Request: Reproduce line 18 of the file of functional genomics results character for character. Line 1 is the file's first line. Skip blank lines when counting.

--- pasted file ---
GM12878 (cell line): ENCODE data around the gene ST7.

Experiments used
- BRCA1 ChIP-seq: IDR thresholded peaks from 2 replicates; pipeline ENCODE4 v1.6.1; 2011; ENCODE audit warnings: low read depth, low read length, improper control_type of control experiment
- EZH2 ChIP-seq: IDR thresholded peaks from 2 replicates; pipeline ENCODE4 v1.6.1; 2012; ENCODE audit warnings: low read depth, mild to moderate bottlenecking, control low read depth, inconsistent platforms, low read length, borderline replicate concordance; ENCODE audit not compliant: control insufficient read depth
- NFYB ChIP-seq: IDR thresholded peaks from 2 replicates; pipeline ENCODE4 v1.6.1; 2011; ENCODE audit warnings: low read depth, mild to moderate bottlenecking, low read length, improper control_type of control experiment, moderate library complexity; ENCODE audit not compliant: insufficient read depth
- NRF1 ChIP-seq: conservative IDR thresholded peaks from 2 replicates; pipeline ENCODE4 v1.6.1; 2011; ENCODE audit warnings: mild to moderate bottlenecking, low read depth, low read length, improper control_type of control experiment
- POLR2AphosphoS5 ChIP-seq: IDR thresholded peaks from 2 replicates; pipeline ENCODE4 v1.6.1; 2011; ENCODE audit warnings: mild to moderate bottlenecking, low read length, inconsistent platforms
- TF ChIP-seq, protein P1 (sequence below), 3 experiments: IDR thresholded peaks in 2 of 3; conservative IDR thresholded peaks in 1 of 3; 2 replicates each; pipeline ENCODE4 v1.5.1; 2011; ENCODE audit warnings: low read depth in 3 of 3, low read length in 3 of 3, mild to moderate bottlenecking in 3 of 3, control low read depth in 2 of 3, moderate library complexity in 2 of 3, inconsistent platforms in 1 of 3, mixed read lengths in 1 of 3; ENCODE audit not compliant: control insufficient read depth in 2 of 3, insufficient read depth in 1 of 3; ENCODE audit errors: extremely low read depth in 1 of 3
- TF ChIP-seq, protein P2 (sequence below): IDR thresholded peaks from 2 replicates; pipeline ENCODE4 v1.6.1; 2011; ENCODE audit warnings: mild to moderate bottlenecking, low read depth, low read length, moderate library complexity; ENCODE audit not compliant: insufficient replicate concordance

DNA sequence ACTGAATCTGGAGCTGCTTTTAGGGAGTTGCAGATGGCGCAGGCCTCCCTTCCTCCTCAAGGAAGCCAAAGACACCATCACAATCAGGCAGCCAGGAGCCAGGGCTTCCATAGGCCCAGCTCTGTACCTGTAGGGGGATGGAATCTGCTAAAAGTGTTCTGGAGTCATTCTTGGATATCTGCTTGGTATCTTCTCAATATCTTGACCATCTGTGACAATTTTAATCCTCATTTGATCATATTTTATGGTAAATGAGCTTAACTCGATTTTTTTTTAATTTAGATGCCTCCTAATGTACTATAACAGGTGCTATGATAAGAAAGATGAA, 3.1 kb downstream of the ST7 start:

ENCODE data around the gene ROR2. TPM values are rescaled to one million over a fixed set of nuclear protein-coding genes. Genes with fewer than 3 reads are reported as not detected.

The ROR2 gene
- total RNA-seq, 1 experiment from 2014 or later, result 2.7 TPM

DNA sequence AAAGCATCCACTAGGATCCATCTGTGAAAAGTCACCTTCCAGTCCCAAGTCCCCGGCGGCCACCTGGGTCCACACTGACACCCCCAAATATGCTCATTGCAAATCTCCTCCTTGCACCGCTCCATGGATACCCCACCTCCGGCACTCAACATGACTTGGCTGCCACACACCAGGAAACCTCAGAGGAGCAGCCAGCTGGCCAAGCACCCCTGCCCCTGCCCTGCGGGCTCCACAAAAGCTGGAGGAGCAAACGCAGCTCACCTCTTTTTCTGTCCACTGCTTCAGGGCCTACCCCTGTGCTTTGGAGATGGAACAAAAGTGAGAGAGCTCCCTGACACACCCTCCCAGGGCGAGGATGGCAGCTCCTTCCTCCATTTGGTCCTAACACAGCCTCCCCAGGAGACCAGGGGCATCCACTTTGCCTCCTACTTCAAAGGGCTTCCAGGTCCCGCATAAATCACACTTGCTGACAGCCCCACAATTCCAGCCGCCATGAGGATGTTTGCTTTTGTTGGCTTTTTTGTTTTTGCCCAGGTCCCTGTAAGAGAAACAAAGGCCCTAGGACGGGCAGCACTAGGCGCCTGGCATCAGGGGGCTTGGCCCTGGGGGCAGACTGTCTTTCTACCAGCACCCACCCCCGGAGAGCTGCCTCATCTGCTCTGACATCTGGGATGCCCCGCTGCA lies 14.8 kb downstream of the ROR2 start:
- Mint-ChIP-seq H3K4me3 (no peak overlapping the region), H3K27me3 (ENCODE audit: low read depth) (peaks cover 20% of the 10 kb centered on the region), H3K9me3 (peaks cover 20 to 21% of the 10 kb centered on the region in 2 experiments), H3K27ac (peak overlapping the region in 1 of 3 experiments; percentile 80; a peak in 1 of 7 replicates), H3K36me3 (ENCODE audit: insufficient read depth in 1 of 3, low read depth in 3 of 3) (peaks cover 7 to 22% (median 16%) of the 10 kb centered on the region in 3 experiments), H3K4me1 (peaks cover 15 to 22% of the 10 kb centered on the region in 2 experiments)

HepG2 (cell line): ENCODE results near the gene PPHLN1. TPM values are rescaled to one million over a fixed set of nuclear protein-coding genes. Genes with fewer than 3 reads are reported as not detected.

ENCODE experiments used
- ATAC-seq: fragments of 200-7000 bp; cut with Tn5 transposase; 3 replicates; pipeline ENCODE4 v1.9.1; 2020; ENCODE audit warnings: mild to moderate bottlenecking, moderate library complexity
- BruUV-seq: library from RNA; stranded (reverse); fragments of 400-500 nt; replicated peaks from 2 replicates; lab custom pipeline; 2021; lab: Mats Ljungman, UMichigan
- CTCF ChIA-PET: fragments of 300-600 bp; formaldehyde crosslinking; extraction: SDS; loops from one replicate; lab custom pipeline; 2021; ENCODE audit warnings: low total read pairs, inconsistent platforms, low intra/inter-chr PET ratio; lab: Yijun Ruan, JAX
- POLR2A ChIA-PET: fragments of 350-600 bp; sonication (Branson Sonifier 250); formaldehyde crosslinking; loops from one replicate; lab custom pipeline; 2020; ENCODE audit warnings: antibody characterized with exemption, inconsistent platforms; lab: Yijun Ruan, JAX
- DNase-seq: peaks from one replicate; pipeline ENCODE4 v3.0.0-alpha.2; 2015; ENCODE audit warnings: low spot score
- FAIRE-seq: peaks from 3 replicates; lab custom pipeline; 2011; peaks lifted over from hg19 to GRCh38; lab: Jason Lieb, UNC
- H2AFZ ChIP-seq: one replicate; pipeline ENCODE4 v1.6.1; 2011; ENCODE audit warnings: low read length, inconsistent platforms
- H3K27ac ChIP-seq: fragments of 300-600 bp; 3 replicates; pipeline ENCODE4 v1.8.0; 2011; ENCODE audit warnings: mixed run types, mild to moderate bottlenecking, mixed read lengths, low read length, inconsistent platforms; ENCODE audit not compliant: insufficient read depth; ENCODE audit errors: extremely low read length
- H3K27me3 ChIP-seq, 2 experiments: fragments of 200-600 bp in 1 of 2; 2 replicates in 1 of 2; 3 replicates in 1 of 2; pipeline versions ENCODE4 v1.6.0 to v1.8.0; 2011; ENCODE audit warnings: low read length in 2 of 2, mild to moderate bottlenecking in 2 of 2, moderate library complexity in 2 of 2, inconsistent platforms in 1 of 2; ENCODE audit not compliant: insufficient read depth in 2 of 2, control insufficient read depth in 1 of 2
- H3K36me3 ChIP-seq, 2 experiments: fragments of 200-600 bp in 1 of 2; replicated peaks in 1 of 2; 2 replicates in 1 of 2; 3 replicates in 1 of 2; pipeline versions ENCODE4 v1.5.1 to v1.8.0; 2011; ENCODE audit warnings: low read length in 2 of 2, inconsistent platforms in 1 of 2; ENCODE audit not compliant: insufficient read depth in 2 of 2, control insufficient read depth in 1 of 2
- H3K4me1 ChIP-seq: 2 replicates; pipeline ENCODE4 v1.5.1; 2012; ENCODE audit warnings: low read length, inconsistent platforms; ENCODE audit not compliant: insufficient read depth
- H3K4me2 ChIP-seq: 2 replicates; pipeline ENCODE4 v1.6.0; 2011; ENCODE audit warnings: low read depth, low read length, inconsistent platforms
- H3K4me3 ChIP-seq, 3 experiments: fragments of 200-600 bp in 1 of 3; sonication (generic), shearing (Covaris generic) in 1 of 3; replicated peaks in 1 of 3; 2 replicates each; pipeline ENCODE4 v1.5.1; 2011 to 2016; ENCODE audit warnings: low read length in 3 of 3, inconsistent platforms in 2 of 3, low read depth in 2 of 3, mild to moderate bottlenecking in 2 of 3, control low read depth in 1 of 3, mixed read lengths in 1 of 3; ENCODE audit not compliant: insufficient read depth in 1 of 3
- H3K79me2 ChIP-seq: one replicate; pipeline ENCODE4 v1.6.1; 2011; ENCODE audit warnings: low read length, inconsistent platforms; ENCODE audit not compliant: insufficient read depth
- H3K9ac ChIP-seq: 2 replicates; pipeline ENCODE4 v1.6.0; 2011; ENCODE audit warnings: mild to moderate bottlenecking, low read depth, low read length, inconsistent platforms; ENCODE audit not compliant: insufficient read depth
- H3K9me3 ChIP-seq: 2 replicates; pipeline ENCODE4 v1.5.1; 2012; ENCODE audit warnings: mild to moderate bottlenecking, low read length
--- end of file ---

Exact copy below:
- ATAC-seq: fragments of 200-7000 bp; cut with Tn5 transposase; 3 replicates; pipeline ENCODE4 v1.9.1; 2020; ENCODE audit warnings: mild to moderate bottlenecking, moderate library complexity